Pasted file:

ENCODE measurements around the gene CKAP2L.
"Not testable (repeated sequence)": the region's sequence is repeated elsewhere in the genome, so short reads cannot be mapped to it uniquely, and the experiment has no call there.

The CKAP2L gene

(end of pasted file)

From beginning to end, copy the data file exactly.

ENCODE measurements around the gene CKAP2L.
"Not testable (repeated sequence)": the region's sequence is repeated elsewhere in the genome, so short reads cannot be mapped to it uniquely, and the experiment has no call there.

The CKAP2L gene